The Olympic Games, once again, are being viewed through a prism of parochialism.
Australian commentators dwell on the plucky Aussie who finished out of the medals but swam a PB. Or drool incessantly over Stephanie Rice. American broadcasters focus solely on their swimmers during the pre-race introductions, while ignoring the other seven competitors behind the blocks. And that’s only when they’ve run out of things to say about Michael Phelps.
And so it goes. Every country is the same. This is the way world works, and it will always be thus.
But watching the Games with blinkers on comes at a price. For often the best stories are lost among the jingoism and green-and-gold provincialism.
Already at these Olympics, there have been some fantastic tales — of bravery, inspiration, chicanery and unalloyed joy – that have not had the airplay, or press coverage, they deserve.
The tiny west African country of Togo sent a team of four to the Games. It had never won a medal until Benjamin Boukpeti belted down the kayak slalom course fast enough to claim bronze. And don’t you think Benjamin was delighted? So pumped was he that, when he saw the result, he banged the paddle down so hard on his kayak, it smashed in half. Meet Benjamin Boukpeti, new Togolese national hero.
But his celebration paled beside that of Italy’s champion fencer Valentina Vezzali, winner of the past two Olympic gold medals in the individual foil. Vezzali trailed her Korean opponent, 4-5, in the final, but leveled the scores with one minute to go. Then in the final frenetic seconds, she managed to score a hit with her final thrust to claim her third straight gold, and enter the pantheon of Olympic greats.
Her ensuing celebration should have won her another medal. For it was one of the most passionate, heartfelt demonstrations of joy seen at an Olympics – as YouTube will show. (Did we mention she was Italian?)
There are other tales out there that have largely slipped under the radar: American swimmer Eric Shanteau was diagnosed with testicular cancer in June, a week before the Olympic trials. He was given a choice: have treatment immediately and miss the Games, or compete in Beijing and have surgery later? He chose the latter.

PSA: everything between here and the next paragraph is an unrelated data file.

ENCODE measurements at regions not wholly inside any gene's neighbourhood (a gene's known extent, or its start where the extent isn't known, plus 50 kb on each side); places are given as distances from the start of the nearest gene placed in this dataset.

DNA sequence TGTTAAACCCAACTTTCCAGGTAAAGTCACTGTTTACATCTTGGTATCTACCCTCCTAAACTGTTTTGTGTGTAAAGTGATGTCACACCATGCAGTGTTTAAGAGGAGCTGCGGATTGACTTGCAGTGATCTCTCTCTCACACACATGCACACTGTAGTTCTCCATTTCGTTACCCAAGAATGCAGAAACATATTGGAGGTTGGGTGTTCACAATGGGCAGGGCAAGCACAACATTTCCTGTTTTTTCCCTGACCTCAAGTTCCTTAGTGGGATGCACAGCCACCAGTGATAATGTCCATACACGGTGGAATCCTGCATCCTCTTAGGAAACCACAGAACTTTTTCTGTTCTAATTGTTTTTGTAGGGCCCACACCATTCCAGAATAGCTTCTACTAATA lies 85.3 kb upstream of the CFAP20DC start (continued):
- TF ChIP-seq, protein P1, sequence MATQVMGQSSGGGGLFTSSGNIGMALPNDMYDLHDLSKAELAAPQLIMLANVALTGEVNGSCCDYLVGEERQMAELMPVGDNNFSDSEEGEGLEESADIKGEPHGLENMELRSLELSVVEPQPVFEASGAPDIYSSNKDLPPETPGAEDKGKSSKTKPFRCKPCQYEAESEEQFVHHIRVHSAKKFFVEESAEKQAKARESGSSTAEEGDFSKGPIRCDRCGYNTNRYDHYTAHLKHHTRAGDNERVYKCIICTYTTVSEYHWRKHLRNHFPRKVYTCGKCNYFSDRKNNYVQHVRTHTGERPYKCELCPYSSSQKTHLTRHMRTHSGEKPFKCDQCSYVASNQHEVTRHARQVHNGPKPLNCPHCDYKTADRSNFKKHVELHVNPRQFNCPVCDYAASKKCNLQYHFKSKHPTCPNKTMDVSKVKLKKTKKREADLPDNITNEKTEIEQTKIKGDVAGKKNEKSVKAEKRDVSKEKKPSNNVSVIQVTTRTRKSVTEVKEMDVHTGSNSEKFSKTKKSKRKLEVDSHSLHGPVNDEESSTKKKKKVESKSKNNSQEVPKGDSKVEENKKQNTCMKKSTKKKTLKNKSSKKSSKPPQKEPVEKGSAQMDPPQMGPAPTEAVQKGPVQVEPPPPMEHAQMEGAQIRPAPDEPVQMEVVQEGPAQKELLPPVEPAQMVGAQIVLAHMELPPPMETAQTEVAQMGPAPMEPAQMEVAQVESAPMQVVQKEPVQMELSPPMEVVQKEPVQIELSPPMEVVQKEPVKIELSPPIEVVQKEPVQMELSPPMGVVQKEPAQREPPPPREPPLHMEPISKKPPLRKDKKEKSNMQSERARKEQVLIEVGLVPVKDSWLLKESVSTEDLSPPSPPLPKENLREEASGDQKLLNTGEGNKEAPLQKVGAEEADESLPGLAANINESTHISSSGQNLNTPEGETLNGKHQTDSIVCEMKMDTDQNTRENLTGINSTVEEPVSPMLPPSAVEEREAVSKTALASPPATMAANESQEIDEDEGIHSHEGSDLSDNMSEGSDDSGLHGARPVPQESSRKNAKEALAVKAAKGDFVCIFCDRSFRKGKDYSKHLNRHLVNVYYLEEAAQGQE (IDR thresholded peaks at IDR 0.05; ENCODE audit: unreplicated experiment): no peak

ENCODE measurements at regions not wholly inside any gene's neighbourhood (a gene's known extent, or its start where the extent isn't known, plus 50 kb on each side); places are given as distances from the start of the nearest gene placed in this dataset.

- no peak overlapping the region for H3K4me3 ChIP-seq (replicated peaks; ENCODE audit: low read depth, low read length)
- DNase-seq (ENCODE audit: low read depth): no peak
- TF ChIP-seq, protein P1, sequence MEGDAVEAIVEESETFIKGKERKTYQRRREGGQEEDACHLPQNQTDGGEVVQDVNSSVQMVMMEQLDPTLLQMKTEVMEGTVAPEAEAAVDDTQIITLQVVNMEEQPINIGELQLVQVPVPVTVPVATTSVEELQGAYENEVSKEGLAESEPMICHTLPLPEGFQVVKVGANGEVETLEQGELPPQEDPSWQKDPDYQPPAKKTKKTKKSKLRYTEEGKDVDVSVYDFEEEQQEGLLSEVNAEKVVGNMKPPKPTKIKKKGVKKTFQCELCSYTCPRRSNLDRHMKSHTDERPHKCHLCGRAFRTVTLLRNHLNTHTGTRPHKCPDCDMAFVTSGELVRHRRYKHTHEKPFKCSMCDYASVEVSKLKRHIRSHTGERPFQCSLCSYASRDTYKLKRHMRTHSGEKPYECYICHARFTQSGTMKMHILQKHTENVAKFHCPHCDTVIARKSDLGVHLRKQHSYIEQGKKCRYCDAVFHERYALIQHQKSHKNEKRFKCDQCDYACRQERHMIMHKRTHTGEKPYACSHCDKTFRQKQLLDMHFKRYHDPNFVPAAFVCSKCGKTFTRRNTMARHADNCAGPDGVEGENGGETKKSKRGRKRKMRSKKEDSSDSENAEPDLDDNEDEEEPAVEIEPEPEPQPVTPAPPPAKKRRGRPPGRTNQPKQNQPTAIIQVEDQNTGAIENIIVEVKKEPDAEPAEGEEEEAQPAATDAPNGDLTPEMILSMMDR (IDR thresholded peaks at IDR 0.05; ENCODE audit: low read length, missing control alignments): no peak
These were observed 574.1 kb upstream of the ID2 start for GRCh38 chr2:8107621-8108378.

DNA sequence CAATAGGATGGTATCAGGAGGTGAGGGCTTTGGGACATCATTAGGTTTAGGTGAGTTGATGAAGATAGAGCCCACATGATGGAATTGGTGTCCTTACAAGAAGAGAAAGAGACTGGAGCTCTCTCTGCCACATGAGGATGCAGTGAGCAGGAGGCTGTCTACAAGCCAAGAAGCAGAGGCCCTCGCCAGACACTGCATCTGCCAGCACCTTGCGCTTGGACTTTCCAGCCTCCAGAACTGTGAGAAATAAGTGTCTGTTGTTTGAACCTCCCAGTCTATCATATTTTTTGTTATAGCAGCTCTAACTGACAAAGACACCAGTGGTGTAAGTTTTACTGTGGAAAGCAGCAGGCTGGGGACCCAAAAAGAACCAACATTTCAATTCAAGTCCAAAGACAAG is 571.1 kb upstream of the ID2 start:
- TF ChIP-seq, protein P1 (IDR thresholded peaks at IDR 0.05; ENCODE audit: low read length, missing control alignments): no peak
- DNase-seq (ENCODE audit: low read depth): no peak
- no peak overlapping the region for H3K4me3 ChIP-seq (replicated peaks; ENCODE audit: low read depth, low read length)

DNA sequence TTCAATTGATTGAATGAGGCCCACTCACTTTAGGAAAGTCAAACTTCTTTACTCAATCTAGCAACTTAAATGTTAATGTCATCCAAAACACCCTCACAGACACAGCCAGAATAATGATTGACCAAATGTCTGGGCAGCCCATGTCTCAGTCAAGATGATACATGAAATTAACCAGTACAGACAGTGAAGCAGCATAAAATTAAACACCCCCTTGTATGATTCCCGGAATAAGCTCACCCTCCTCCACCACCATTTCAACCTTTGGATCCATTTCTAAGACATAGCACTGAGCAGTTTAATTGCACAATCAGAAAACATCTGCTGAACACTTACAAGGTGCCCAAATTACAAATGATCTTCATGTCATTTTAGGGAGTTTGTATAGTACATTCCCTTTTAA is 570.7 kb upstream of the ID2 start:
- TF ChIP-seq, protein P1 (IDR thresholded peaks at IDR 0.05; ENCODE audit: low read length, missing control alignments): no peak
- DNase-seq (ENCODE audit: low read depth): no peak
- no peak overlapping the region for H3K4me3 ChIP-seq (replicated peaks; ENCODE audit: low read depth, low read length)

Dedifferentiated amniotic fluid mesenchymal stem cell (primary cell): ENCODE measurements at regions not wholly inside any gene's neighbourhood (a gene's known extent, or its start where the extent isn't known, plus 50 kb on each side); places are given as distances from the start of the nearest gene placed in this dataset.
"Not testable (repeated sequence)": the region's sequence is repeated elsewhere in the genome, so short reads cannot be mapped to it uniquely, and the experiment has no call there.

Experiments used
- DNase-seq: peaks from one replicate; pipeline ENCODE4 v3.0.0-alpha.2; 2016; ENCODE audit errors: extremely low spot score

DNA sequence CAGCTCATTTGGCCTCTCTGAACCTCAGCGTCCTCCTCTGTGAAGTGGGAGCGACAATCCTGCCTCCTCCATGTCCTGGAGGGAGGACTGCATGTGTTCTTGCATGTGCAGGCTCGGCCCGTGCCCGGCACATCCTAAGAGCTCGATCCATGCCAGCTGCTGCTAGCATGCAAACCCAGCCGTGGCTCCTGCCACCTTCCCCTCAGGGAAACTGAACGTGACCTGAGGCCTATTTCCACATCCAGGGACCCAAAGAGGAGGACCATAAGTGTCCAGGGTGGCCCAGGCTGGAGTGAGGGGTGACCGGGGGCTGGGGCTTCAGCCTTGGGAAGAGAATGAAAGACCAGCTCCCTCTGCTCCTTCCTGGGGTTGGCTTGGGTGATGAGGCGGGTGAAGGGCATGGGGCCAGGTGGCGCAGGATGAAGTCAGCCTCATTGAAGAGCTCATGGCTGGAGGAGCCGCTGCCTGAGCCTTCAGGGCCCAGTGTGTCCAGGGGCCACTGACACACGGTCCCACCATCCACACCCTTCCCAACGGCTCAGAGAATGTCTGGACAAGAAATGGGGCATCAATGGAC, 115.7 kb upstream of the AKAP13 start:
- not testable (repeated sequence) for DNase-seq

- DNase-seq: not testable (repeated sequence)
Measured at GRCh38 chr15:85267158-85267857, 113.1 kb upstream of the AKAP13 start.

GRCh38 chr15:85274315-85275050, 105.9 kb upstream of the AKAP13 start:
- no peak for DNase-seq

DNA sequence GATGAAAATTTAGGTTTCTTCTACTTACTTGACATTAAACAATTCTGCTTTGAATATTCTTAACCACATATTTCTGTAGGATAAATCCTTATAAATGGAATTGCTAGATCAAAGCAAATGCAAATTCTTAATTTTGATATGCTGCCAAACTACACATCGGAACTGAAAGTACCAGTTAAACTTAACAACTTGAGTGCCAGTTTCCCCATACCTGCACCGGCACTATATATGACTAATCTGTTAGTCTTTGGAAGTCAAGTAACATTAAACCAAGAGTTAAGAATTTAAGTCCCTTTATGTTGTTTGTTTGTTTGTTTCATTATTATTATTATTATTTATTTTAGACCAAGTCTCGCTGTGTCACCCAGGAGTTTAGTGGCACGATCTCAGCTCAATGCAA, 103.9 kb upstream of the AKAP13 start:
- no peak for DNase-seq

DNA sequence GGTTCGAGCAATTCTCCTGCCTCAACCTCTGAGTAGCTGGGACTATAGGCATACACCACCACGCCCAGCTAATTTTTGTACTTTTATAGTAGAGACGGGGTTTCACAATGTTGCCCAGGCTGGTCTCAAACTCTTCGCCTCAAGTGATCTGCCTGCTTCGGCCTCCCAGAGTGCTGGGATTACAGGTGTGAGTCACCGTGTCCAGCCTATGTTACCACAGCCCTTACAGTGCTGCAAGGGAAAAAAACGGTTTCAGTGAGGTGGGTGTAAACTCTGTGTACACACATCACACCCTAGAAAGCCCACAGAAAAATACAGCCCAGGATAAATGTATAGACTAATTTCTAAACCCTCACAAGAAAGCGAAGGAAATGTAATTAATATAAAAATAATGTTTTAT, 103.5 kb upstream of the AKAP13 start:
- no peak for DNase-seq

“How do I keep focused? It’s been pretty easy actually,” Shanteau said.
“There’s a lot more to life than the Olympic Games and I think having learned that lesson really quickly has helped keep this whole thing in perspective for me.”
After missing out on a berth in the 200m breaststroke final, Shanteau headed home to keep his date with his doctors.
There have been unseemly spats, too. While it made front-page news in the UK, we heard little about the British 14-year-old diver Tom Daley, who was blamed by his 26-year-old partner Blake Aldridge for costing the pair a medal in the 10m synchronised diving final.
And there have been the usual tales of skullduggery. The most recent involves the Chinese women’s gymnastics team which won gold this week, and the age of one of its competitors. It was reported nine months ago by China’s news agency Xinhua that gymnast He Kexin was 13, three years younger than the minimum age allowed for Olympic competition. The story was removed from the Xinhua website archive yesterday. Chinese officials now say that was a mistake; He is, in fact, 16. The Americans, who finished with silver, remain distinctly unimpressed.
Rabid nationalism is hardly a new phenomenon at the Olympics. It happened in 2000 in Sydney. While the nation went into raptures over Cathy Freeman’s 400-metre triumph — and understandably so — out on the track a short time later, Ethiopia’s great middle-distance runner Haile Gebrselassie chalked up a victory for the ages. He not just defended his Olympic 10,000-metre title, but did it in the most dramatic way imaginable: running the last 200 metres in 25.4 seconds to overhaul Kenya’s Paul Tergat in the home straight and win by 0.09 seconds, closer than the winning margin in the men’s 100-metre final. Amid the Freeman euphoria, the race almost went unnoticed.
So the great stories are out there. It’s just a matter of taking off the blinkers, putting down the Boxing Kangaroo flag, calling time on the oi, oi, oi chant and looking around. Go on, give it a try.